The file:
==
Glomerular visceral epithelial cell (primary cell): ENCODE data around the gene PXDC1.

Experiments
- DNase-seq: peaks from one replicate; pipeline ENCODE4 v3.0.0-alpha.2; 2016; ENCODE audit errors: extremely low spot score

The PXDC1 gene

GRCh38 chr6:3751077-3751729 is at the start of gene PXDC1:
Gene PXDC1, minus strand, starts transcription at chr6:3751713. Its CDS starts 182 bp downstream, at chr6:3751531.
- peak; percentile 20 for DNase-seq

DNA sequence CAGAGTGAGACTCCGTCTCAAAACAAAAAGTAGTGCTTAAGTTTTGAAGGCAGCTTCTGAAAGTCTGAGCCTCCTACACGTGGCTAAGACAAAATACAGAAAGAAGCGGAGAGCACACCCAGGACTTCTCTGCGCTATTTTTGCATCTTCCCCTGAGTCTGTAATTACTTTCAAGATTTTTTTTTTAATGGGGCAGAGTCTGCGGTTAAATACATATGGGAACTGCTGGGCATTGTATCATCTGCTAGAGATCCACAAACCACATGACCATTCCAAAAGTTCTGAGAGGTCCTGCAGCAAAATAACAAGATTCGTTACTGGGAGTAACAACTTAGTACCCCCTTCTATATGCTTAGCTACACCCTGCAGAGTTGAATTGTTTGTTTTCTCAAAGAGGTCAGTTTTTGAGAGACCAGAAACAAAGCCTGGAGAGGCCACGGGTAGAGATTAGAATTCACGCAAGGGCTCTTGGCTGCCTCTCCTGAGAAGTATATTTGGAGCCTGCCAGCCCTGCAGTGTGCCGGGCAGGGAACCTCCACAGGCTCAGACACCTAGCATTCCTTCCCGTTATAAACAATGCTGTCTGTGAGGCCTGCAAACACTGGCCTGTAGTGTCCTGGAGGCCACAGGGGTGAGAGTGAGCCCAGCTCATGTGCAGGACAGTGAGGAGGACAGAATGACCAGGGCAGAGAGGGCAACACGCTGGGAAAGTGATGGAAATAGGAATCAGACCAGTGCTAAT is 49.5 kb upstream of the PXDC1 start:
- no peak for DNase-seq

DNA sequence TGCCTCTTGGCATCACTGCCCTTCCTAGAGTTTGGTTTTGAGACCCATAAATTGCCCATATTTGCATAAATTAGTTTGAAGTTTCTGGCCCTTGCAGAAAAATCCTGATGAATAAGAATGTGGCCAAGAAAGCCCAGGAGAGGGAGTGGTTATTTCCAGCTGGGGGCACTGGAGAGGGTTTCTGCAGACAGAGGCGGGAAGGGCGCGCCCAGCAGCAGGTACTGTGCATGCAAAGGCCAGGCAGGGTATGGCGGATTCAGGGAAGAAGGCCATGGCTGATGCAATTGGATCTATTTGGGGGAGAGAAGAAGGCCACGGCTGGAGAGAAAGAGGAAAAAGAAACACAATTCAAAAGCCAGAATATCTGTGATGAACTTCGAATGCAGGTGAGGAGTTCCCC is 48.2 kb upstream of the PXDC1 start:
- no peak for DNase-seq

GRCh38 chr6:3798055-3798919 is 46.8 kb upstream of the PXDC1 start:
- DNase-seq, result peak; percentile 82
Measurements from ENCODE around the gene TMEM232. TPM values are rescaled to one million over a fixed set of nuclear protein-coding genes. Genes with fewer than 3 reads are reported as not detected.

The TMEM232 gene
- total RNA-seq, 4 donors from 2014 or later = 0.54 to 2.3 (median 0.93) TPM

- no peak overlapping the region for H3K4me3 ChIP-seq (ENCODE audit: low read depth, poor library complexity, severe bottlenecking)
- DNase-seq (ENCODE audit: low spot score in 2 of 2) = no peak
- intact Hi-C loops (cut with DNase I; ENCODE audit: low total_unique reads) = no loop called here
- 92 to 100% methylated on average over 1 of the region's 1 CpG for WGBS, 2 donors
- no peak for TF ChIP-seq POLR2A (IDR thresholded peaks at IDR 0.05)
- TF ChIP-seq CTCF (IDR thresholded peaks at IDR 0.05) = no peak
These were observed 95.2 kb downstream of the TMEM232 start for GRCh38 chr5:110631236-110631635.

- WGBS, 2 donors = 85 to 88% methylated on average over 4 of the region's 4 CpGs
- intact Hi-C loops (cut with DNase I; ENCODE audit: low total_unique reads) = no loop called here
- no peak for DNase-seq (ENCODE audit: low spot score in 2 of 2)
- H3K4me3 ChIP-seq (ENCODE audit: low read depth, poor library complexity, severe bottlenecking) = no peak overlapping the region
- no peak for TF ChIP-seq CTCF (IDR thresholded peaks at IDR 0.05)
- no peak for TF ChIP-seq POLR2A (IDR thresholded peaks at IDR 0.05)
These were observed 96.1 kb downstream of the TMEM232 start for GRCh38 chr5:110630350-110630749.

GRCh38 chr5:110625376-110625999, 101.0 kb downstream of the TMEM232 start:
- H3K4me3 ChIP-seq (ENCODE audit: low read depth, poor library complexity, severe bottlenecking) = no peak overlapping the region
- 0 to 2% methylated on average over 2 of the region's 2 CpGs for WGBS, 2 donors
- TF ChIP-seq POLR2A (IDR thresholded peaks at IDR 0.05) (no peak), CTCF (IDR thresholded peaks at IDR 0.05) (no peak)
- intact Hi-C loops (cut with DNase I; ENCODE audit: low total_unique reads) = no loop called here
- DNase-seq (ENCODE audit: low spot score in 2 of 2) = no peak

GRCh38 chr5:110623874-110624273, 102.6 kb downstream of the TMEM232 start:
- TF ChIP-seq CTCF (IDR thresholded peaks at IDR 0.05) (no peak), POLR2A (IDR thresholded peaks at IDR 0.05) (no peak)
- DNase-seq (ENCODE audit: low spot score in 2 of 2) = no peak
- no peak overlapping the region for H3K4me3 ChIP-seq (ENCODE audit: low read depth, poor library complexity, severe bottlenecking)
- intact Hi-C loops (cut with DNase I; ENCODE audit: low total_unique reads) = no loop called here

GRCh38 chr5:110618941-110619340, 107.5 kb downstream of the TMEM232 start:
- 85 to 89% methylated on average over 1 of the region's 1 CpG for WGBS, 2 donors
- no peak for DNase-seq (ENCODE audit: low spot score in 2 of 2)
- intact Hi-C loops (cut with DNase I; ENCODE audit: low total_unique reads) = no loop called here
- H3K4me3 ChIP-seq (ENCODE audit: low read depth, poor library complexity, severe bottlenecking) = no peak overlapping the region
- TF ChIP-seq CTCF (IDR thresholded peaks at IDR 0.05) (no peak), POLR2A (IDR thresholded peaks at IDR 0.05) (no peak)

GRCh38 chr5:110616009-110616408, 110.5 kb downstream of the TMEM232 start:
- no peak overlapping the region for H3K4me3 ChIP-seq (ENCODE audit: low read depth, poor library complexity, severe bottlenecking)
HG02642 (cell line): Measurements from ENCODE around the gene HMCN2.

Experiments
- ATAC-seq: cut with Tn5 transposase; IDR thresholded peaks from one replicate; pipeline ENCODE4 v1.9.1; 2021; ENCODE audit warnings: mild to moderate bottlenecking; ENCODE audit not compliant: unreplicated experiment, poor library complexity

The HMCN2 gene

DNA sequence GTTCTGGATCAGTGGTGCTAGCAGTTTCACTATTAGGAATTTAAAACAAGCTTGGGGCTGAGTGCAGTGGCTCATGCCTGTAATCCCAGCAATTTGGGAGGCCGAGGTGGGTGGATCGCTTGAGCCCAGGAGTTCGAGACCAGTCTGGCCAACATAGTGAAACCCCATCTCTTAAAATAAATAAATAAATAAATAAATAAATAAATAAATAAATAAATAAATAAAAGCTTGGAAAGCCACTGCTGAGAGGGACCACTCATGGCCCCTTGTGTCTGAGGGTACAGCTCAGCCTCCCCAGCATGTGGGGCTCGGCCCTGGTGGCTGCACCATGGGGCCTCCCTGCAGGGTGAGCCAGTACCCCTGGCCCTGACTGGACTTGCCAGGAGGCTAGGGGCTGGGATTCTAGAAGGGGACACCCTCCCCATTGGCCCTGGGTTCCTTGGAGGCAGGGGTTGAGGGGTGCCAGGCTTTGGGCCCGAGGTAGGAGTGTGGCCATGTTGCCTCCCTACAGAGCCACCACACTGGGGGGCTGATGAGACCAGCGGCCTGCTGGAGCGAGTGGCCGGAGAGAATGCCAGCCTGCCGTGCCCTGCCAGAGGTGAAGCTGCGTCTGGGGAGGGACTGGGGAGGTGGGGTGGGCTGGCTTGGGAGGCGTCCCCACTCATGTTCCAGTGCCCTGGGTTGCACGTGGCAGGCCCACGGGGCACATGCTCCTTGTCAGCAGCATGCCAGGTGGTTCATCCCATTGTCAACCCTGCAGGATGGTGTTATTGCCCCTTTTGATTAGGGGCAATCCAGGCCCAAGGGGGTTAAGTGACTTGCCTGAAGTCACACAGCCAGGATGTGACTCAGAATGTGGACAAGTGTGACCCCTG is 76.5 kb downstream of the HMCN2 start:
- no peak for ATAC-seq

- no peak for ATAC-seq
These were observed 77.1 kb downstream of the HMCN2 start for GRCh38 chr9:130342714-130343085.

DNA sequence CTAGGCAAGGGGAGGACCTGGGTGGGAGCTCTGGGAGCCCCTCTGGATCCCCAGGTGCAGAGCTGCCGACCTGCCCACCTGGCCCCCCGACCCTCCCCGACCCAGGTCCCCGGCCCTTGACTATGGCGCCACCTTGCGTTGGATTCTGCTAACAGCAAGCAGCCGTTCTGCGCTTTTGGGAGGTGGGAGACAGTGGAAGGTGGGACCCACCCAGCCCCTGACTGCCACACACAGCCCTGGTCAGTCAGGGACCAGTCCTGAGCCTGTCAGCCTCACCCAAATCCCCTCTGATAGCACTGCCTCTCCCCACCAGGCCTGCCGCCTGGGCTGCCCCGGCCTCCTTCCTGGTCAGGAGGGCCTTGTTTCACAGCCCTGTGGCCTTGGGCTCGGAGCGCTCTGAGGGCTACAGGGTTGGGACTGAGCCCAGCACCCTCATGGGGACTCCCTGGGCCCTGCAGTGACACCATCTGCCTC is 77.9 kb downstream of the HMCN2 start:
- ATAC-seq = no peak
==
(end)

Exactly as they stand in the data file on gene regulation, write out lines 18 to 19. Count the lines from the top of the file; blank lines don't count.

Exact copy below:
- DNase-seq (ENCODE audit: low spot score in 2 of 2) = no peak
- intact Hi-C loops (cut with DNase I; ENCODE audit: low total_unique reads) = no loop called here